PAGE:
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THE NEW YORK PUBLIC LIBRARY 9115417
ASTOR, LENOX ND TILDEN FOUNDATIONS 1919
ENTERED according to Act of Congress, in the year 1846, by
ROBINS & SMITH,
STEREOTYPED BY RICHARD H. HOBBS,
The superiority of the method on which the following work is founded, is now so generally understood and acknowledged, that little need be said in its favor. While the older French grammars, like those generally used in teaching the dead languages, are useful only for imparting a theoretic knowledge of principles, and assisting one to read the language, this method, it is now well known, gives also the ability to write and speak it, an attainment which is far more difficult, but without which no living language can properly be said to be acquired. The improvements which have been made in this work since its first publication are considerable. Besides the correction of typographical errors, the change of particular words and phrases, and other slight alterations, a body of rules has been added, extending from page 339 to page 357 inclusive, and about thirty pages, which the experience of the author and other teachers suggested as the most susceptible of improvement, have been rewritten. By these changes, the author confidently believes that he has added materially to the value of the work, and rendered it more worthy of the favor which it has heretofore received.
Some of the principal advantages, which the present work is thought to offer over others on this method, are the following: An improved arrangement, fuller instruction and exercise on the subjunctive mood, on those tenses of the verb which present many irregularities as the first future, the present subjunctive, and the simple perfect, fuller explanations and exercises on the past tenses, on the use of the auxiliaries avoir and être, on the reflective verbs, and a greater fullness of rules and explanations generally. I would add, that this work is designed to teach the theory, as well as the practice of the language, and trust that those teachers who rely on it for this purpose, will find it inferior in this respect to no manual now in common use.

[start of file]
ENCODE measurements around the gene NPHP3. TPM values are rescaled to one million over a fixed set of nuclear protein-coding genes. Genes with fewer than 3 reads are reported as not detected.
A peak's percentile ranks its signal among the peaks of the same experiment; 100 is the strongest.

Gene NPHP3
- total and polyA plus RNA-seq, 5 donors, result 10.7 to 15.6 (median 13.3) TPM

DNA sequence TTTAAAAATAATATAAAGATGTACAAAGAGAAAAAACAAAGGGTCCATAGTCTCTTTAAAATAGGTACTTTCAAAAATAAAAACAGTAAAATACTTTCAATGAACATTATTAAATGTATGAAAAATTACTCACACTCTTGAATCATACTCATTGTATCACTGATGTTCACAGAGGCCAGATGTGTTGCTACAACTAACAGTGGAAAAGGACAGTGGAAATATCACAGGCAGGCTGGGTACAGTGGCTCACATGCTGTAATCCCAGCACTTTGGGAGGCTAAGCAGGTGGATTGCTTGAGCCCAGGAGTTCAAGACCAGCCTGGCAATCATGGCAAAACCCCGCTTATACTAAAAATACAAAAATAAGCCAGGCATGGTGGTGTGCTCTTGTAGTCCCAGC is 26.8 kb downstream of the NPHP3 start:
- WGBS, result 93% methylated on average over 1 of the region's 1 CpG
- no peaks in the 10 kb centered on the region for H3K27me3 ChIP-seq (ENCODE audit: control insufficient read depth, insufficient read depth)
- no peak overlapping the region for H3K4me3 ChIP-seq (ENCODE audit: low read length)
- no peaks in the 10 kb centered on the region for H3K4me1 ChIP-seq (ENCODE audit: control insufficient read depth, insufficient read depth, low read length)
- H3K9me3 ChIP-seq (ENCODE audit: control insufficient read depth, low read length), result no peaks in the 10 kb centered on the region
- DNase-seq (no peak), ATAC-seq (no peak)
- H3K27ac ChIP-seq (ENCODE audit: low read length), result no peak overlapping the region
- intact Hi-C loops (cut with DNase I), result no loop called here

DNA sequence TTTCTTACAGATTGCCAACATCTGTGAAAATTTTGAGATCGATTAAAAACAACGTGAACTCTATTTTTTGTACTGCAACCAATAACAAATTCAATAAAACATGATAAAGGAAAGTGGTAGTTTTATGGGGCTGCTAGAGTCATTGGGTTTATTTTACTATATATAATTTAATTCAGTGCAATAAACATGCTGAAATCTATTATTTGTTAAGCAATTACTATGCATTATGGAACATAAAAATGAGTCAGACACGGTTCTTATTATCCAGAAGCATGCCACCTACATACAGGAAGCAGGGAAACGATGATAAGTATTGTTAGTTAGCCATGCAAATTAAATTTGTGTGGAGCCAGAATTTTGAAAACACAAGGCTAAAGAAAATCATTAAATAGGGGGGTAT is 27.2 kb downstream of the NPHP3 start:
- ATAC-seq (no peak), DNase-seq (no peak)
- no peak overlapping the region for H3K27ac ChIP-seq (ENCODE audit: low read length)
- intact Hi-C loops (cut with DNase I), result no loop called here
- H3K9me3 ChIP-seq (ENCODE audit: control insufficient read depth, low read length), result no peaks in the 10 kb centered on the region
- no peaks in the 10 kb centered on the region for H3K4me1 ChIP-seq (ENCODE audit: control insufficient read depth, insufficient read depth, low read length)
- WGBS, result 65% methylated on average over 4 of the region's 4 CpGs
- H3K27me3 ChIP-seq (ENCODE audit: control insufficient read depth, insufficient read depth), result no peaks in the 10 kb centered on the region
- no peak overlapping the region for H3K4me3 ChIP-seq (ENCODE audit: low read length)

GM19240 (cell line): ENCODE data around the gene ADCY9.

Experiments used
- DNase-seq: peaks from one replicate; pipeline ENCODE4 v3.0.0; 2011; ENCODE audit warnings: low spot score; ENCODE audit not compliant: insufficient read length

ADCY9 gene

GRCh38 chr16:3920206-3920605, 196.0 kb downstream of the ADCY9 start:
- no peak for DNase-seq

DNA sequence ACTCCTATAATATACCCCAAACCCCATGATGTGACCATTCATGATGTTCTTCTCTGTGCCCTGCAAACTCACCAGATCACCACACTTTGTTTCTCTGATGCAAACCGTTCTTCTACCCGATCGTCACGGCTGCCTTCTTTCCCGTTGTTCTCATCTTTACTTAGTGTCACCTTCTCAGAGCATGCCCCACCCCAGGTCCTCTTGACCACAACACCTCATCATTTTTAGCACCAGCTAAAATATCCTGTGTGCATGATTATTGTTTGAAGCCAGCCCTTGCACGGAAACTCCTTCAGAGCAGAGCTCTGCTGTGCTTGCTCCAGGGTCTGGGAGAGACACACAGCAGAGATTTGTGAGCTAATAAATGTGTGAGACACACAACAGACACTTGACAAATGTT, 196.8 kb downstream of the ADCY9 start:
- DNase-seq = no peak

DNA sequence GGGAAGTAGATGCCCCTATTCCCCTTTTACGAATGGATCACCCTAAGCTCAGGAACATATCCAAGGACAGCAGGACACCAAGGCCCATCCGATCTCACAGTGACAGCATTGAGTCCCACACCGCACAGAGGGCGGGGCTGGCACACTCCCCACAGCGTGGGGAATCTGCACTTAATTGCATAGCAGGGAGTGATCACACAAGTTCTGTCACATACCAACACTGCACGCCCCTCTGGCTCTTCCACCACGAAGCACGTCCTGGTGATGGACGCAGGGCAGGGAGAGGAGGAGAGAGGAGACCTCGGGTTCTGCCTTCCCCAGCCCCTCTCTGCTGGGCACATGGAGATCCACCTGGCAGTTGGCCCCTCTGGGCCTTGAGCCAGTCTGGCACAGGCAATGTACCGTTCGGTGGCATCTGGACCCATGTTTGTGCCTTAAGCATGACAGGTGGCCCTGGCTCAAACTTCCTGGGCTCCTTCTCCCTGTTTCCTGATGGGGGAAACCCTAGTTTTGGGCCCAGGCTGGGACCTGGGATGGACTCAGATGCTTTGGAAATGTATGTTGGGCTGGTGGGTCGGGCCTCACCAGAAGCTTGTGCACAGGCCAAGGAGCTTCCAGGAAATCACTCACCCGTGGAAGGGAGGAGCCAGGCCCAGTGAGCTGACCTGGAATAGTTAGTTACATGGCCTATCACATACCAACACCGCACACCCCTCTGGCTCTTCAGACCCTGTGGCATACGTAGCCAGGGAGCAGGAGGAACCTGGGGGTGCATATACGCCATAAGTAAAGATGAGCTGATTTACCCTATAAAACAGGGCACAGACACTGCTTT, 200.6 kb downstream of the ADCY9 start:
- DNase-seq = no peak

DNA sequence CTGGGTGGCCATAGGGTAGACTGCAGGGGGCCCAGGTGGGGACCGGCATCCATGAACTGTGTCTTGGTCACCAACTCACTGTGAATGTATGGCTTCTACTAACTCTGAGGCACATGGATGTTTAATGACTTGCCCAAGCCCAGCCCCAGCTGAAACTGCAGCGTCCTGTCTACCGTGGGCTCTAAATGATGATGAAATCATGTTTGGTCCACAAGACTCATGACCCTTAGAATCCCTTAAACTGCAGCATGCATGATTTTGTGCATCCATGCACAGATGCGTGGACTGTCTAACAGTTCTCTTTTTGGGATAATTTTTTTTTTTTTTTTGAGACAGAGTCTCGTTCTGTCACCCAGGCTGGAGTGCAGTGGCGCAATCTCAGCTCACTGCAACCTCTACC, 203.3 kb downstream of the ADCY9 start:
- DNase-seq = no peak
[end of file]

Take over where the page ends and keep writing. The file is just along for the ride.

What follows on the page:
I take this opportunity to express my obligations to Mr. Julius Delchamps, of Mobile, for his diligent co-operation in the present work, also to Mr. M. F. J. Sobieski, of New Haven, for many valuable suggestions, and important aid.
N. B. In the use of the method, while considerable variety may be admissible with different teachers, the following particulars are earnestly recommended to all.
I. Let the vocabularies be so far committed to memory, that the learner can give readily, the French of all the English words, and phrases.
II. Let the English exercises be spoken aloud by the learner in French.
III. Let there be as much practice as circumstances allow in asking and answering, the questions in French, on the lessons which have been learnt and recited. For this exercise the key will be found useful to the teacher; and, by means of it, the learners also can often exercise each other to advantage.
The exercises marked in parenthesis are those which can best be omitted, when circumstances render some omission allowable. They commence on page 84.